- Postdoctoral Positions, University of Illinois at Urbana-Champaign; Oppenheimer fellow at LANL
- Ph.D., Swiss Federal Institute of Technology, 1987
- M.S., Instituto Balseiro, Bariloche, 1987

## Gerardo Ortiz

Professor, Physics

Professor, Physics

- ortizg@indiana.edu
- (812) 855-0367
- Swain West 230
- Office Hours

- Postdoctoral Positions, University of Illinois at Urbana-Champaign; Oppenheimer fellow at LANL
- Ph.D., Swiss Federal Institute of Technology, 1987
- M.S., Instituto Balseiro, Bariloche, 1987

condensed matter physics (theoretical)

A great challenge of theoretical physics is understanding and modeling interacting quantum many-body systems or quantum fields, and accurately predicting properties and functionalities of matter from the fundamental laws of quantum mechanics. My research work is in condensed matter physics and quantum information science.

One of my main interests centers on the physics of strongly coupled systems, which is one of today's most active research areas in condensed matter. These systems happened to be strongly correlated since no obvious small coupling constant exists, and consequently exhibit high sensitivity to small parameter changes. My interest is fueled by the new states of matter such systems can display and the exceptional material properties these phases sometimes exhibit. The physics of high temperature superconducting materials, lanthanide and actinide materials (often referred to as f-electron materials), quantum Hall systems, etc. are cases in point. Indeed, the multiplicity of distinct and novel quantum phases observed experimentally confront us with new paradigms that challenge our understanding of the fundamental principles behind such complex phenomena. For example, whether the mechanism controlling the coexistence and/or competition between magnetism and superconductivity (or Bose-Einstein condensation) has the same physical origin in different classes of materials is still an open question. This complex phenomena exhibited by Nature exceeds our ability to explain them, in part, because of a lack of appropriate mathematical tools to disentangle its mysteries. From the theoretical viewpoint the hurdle is in the presence of non-linear couplings, non-perturbative phenomena, and a panoply of competing quantum orders. As a result, all possible phases of matter and their transitions cannot (even approximately) be described within Landau's framework and new physics concepts such as topological quantum order emerge.

The quest to explore the ultimate limits and principles of quantum physics is out there. Quantum technologies are no longer a theorist's dream. For example, commercial quantum cryptography devices have become available. I am interested in studying foundational, software, and hardware aspects of quantum computation and information. Because of the exciting recent development of new algorithms, such as Shor's factoring and Grover's quantum search, that solve difficult problems on a quantum computer using algorithms that would be impractical on a classical computer, it is easy to overlook the fact that Feynman's original proposal for quantum computers was for the purpose of solving quantum physics problems. Simulation of physical phenomena using quantum devices is one of my areas of research. I am also concerned with topics of potential overlap between my two research disciplines, where feedback from one field may help to resolve significant problems in the other. After all, a quantum computer is a quantum many-body system. What are the concepts from quantum information that one can use to study or predict phenomena in condensed matter physics? Similarly, what concepts can be borrowed from condensed matter to quantify measures of information? These are fundamental open questions. Designing and building a quantum computer or a quantum simulator is a ultimate example of topics that meet the boundaries of both disciplines. Cold atom physics is another.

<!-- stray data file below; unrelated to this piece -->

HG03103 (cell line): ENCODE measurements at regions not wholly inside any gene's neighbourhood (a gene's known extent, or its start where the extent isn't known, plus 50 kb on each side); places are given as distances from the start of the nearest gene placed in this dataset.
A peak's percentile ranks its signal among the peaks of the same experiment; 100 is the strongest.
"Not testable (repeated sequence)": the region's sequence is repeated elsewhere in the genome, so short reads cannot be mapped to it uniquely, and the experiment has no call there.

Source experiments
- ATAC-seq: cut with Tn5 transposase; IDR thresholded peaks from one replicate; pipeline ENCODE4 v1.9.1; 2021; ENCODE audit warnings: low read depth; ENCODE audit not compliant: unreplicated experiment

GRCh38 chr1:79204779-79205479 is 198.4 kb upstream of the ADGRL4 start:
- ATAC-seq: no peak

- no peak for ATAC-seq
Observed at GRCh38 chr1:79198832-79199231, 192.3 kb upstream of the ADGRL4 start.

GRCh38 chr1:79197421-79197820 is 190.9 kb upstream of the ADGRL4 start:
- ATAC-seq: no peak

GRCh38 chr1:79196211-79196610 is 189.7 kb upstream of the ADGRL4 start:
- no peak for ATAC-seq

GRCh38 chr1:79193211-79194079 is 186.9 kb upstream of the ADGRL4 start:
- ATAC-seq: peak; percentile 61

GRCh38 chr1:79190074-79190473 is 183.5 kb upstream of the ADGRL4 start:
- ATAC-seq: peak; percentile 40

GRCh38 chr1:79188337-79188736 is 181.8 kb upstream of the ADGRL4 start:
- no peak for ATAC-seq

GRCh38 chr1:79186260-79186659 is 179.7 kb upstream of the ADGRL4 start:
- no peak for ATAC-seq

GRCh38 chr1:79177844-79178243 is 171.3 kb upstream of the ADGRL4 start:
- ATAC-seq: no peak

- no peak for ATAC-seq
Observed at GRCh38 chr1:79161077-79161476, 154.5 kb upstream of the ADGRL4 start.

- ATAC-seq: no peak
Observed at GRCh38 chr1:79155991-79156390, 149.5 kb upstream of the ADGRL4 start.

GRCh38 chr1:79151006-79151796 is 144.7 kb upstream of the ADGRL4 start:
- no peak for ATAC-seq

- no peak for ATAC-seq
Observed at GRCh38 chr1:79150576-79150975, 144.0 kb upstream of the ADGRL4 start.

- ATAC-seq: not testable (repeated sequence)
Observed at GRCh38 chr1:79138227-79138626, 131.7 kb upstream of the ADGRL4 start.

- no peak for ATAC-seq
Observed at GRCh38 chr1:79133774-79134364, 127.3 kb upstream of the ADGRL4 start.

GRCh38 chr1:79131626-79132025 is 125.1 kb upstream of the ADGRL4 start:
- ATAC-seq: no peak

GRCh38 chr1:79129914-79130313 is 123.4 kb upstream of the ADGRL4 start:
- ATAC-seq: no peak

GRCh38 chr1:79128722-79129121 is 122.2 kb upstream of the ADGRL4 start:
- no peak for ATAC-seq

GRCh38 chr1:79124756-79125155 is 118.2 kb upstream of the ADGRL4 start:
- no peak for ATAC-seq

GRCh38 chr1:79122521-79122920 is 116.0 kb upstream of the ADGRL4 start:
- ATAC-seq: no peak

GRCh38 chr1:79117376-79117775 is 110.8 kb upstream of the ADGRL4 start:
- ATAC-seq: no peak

"Elements of Phase Transitions and Critical Phenomena", H. Nishimori and G. Ortiz (Oxford University Press, Oxford, 2010).

"Superconductivity in strongly repulsive fermions: The role of kinetic-energy frustration", L. Isaev, G. Ortiz, and C. D. Batista, *Phys. Rev. Lett.* (in press).

"Unified approach to quantum and classical dualities", E. Cobanera, G. Ortiz, and Z. Nussinov, *Phys. Rev. Lett.* 104, 020402 (2010).

"Field-induced orbital antiferromagnetism in Mott insulators", K. A. Al-Hassanieh, C. D. Batista, G. Ortiz, and L. N. Boulaevskii, *Phys. Rev. Lett.* 103, 216402 (2009).

"Local physics of magnetization plateaux in the Shastry-Sutherland model", L. Isaev, G. Ortiz, and J. Dukelsky, *Phys. Rev. Lett* 103, 177201 (2009).

"Breached pairing in trapped three-color atomic Fermi gases", B. Errea, J. Dukelsky, and G. Ortiz, *Phys. Rev.* A (Rapid Communications) 79, 051603 (2009).

"Ferrotoroidic moment as a quantum geometric phase", C. D. Batista, G. Ortiz, and A. A. Aligia, *Phys. Rev. Lett.* 101, 077203 (2008).

"A symmetry principle for topological quantum order", Z. Nussinov and G. Ortiz, Ann. *Phys.* (NY) 324, 977 (2009).

"Autocorrelations and thermal fragility of anyonic loops in topologically quantum ordered systems", Z. Nussinov and G. Ortiz, *Phys. Rev.* B 77, 064302 (2008).

"Integrable models for asymmetric Fermi superfluids: Emergence of a new exotic pairing phase", J. Dukelsky, G. Ortiz, S. Rombouts, and van Houcke, *Phys. Rev. Lett.* 96, 180404 (2006).

"BCS-to-BEC crossover from the exact BCS solution", G. Ortiz and J. Dukelsky, *Phys. Rev.* A 72, 043611 (2005).

"Algebraic approach to interacting quantum systems", C.D. Batista and G. Ortiz, *Adv. in Phys.* 53, 1 (2004).

"Unveiling order behind complexity: Ferromagnetism and Bose-Einstein condensation", C.D. Batista, G. Ortiz, and J.E. Gubernatis, *Phys. Rev.* B (Rapid Communications) 65, 180402 (2002).

"Generalized Jordan-Wigner transformations", C.D. Batista and G. Ortiz, *Phys. Rev. Lett.* 86, 1082 (2001).